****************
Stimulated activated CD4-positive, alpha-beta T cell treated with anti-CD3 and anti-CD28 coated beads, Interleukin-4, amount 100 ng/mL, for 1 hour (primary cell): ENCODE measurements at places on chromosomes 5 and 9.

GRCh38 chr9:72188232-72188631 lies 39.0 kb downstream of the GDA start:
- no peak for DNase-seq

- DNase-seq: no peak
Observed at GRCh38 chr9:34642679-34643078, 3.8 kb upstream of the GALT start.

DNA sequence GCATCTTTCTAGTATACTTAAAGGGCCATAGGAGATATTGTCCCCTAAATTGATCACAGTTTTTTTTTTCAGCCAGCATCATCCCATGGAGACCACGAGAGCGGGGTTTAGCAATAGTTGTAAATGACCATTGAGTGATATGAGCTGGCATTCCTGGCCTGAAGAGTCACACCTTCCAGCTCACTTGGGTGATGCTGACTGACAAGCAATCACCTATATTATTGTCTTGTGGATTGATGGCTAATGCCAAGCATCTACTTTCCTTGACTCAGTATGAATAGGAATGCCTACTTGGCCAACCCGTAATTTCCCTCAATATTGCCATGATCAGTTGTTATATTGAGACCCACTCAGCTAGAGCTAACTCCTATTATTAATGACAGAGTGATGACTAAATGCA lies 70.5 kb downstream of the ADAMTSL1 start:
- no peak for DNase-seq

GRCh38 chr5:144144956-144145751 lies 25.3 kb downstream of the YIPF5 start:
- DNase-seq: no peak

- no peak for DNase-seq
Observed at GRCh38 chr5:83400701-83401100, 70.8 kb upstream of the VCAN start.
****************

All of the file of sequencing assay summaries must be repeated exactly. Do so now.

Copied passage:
Stimulated activated CD4-positive, alpha-beta T cell treated with anti-CD3 and anti-CD28 coated beads, Interleukin-4, amount 100 ng/mL, for 1 hour (primary cell): ENCODE measurements at places on chromosomes 5 and 9.

GRCh38 chr9:72188232-72188631 lies 39.0 kb downstream of the GDA start:
- no peak for DNase-seq

- DNase-seq: no peak
Observed at GRCh38 chr9:34642679-34643078, 3.8 kb upstream of the GALT start.

DNA sequence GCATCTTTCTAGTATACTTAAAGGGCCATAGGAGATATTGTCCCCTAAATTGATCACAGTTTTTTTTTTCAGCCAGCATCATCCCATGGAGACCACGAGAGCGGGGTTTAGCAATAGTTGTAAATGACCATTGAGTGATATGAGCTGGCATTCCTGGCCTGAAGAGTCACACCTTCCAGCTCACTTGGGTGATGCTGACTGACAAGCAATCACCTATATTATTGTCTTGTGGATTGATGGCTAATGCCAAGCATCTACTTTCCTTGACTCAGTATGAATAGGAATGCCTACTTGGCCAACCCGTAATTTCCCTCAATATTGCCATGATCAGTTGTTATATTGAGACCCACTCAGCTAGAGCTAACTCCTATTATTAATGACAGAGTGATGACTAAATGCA lies 70.5 kb downstream of the ADAMTSL1 start:
- no peak for DNase-seq

GRCh38 chr5:144144956-144145751 lies 25.3 kb downstream of the YIPF5 start:
- DNase-seq: no peak

- no peak for DNase-seq
Observed at GRCh38 chr5:83400701-83401100, 70.8 kb upstream of the VCAN start.